BCBC will begin a Life on Life discipleship series. Starting 9:30 am each Sunday in the Worship Center Library, Pastor Tommy, along with Elders Aaron, Brian, and Brent will teaching the class and share their stories.

All, church members and visitors, are invited to attend and participate in this important series.

Cost for the class is $10.00 for your student guide. A sign up sheet will be at the Welcome Desk.

Baptists: A History of Discipleship

“teach all nations, baptizing them in the name of the Father, and of the Son, and of the Holy Ghost” (Matthew 28:19).

Anabaptists of Philadelphia witness a full immersion baptism.

Anabaptists of Philadelphia witness a full immersion baptism. …

Missions and discipleship are an important part of what we do at Bent Creek Baptist Church. The roots of this calling goes back to the Anabaptists who came on the heels Martin Luther’s reformation.

Baptist, like other reform movements in the 16th century believed in four principles.

First, a person saved not by works but by faith alone.

For it is by grace you have been saved, through faith–and this is not from yourselves, it is the gift of God. (Ephesians 2:8)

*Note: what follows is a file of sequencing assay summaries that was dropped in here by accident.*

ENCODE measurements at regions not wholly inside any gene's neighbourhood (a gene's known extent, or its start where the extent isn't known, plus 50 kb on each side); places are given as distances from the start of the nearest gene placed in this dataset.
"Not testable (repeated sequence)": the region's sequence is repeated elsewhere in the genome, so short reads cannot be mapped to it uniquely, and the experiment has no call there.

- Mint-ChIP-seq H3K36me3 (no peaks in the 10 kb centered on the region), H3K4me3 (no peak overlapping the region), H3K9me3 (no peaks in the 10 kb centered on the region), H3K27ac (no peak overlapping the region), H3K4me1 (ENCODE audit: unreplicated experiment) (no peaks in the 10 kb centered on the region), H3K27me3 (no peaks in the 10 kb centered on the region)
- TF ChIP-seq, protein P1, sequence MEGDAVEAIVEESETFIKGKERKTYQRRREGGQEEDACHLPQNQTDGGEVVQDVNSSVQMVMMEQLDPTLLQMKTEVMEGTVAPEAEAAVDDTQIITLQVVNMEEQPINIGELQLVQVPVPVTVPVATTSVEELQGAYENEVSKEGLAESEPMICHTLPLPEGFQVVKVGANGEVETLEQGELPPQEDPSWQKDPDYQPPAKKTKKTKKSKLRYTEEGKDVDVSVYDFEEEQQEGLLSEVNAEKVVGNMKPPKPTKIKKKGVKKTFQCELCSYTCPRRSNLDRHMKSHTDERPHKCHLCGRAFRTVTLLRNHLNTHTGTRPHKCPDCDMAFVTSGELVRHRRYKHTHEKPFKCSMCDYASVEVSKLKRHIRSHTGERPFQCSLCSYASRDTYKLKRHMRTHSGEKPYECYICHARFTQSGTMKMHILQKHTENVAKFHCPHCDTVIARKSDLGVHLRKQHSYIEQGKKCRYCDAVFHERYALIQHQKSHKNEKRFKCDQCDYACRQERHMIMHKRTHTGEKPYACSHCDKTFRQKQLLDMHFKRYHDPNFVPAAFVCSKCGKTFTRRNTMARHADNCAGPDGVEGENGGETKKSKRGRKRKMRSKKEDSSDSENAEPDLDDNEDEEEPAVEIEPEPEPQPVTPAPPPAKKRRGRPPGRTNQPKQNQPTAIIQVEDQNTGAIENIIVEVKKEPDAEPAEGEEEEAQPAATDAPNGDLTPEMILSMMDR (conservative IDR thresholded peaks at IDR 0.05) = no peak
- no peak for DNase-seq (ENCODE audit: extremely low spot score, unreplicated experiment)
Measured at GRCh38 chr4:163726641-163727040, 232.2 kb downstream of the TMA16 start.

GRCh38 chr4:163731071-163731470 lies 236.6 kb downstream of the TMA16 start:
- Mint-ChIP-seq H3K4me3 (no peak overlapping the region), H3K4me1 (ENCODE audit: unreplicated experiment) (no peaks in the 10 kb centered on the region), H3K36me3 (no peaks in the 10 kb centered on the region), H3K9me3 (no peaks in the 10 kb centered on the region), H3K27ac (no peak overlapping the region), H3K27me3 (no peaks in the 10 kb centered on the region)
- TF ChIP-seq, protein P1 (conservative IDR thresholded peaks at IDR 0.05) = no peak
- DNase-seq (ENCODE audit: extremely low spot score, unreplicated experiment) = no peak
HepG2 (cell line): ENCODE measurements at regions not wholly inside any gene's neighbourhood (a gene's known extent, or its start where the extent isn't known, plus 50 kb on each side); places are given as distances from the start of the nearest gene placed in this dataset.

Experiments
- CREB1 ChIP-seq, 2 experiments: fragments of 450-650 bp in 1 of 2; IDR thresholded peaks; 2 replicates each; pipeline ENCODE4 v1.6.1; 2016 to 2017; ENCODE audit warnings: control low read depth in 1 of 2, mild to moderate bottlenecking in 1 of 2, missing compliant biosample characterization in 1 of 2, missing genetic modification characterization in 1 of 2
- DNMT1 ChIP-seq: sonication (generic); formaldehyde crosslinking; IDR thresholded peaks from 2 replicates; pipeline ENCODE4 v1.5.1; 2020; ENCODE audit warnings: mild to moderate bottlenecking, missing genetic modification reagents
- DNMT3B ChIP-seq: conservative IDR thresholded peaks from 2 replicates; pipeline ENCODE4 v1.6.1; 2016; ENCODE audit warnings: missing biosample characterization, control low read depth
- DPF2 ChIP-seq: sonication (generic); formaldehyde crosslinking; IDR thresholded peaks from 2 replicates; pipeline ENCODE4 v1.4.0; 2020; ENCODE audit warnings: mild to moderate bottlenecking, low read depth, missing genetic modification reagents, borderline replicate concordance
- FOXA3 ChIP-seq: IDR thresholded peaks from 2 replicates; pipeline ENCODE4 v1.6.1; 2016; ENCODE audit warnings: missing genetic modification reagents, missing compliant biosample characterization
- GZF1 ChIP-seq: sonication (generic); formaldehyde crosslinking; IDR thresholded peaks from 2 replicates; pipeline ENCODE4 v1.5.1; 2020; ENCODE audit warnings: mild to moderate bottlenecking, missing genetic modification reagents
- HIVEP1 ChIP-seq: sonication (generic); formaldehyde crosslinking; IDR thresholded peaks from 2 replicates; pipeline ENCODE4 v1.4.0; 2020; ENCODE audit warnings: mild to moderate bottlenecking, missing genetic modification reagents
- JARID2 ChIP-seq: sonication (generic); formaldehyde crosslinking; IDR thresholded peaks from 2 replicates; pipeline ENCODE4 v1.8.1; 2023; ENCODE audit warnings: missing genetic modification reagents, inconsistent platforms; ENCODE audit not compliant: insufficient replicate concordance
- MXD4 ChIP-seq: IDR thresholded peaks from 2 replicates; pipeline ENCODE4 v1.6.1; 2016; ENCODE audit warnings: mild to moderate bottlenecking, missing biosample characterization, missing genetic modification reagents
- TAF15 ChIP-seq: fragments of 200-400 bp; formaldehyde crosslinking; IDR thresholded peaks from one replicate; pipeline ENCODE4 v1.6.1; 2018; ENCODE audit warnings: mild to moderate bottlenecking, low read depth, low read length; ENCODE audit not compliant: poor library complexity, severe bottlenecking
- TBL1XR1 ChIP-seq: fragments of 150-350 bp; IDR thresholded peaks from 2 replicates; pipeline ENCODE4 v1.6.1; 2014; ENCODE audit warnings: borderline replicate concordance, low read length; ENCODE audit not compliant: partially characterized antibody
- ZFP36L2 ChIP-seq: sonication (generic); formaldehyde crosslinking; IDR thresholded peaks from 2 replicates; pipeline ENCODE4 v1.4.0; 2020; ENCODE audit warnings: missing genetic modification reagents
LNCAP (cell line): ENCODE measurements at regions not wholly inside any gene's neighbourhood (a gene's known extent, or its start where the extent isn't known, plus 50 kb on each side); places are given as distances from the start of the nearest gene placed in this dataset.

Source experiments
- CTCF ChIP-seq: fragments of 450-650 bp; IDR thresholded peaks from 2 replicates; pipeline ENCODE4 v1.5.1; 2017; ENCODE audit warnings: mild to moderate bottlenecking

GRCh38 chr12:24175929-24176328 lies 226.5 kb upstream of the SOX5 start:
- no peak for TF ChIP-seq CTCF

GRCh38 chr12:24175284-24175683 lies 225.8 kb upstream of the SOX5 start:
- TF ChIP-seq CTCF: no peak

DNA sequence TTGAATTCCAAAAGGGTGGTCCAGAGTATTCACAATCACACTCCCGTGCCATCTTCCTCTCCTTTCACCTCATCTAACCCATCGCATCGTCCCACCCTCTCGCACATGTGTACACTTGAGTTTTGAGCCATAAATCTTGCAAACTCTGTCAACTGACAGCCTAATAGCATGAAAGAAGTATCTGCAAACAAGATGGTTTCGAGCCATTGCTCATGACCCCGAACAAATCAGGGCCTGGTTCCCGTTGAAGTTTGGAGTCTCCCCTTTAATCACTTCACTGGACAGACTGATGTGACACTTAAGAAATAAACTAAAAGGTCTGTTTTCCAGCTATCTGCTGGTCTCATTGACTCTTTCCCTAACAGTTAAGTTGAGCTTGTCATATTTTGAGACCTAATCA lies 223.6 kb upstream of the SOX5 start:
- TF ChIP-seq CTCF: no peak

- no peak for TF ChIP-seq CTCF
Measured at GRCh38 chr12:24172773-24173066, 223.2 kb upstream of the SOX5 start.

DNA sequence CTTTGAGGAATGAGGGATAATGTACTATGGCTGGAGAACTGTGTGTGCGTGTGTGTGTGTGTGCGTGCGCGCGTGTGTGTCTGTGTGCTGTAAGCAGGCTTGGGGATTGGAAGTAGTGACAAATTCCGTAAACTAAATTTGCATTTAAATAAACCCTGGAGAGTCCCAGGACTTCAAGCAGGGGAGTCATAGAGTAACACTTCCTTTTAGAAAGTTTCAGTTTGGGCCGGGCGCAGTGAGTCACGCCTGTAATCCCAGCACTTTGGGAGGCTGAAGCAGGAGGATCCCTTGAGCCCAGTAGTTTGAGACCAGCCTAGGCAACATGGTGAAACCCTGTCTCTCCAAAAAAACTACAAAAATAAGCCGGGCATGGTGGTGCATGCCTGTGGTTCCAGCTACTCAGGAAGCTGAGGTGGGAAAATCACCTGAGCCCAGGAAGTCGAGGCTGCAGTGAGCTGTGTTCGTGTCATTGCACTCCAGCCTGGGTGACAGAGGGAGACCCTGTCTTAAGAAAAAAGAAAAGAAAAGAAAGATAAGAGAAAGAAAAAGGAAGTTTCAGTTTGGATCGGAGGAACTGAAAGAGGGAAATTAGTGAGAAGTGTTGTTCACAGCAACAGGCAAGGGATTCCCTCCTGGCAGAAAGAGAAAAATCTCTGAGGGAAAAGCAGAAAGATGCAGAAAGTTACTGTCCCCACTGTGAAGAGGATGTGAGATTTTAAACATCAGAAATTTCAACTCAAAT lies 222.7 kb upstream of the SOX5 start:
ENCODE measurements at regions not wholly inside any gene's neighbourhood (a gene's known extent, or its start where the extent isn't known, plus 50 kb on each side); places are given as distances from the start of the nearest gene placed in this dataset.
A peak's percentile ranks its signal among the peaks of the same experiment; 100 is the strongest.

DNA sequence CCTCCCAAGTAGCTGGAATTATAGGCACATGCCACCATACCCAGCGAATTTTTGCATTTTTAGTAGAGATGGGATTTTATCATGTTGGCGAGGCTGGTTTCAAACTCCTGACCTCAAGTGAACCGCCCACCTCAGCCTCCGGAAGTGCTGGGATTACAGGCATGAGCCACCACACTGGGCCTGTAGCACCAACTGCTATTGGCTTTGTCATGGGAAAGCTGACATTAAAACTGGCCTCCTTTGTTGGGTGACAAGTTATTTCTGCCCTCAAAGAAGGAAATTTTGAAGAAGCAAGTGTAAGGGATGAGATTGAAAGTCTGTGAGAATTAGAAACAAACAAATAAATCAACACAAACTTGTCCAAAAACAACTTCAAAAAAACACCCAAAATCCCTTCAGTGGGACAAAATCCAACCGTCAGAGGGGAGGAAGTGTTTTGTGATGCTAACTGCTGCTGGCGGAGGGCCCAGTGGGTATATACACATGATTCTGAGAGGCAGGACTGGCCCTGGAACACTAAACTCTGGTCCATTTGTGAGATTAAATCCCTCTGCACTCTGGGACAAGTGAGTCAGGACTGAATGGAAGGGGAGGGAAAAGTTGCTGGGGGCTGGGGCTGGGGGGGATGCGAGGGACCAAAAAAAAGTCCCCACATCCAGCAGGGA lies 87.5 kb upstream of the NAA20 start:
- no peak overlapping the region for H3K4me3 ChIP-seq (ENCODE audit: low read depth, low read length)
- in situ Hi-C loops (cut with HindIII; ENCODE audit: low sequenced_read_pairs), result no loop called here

Second, religious authority is found in the Bible in the Word of God (not church authorities).

Every scripture is inspired by God and useful for teaching, for reproof, for correction, and for training in righteousness, (2 Timothy 3:16)

Third, the church is defined as the whole community of Christian believers, since all are priests before God.

Thus, all Christians are of that holy priesthood and can offer spiritual sacrifices to God. All have the right to go directly to God through Jesus Christ, our High Priest (Hebrews 4:14-16).

Finally, the essence of Christian living is found in serving God in any useful calling, whether ordained or lay.

Encourage younger men likewise to be self-controlled, showing yourself to be an example of good works in every way. In your teaching show integrity, dignity, and a sound message that cannot be criticized, so that any opponent will be at a loss, because he has nothing evil to say about us. (Titus 2:6-8)

To this day any classical description of Protestantism echoes those central truths.

The source of Baptist Protestantism, as told by Bruce Shelley in his book, Church History in Plain Language goes back to 1525 in Zurich, Switzerland. On a wintry night, like-minded individuals met and defined what it means to be baptized. Only four days before this meeting, the church warned all parents to have their babies baptized within eight days of birth or face banishment from the territory. This tradition, played out on a little baby, lacked meaning. For Anabaptists, baptism should be reserved as an informed statement of commitment to Christ—something impossible to expect from a baby.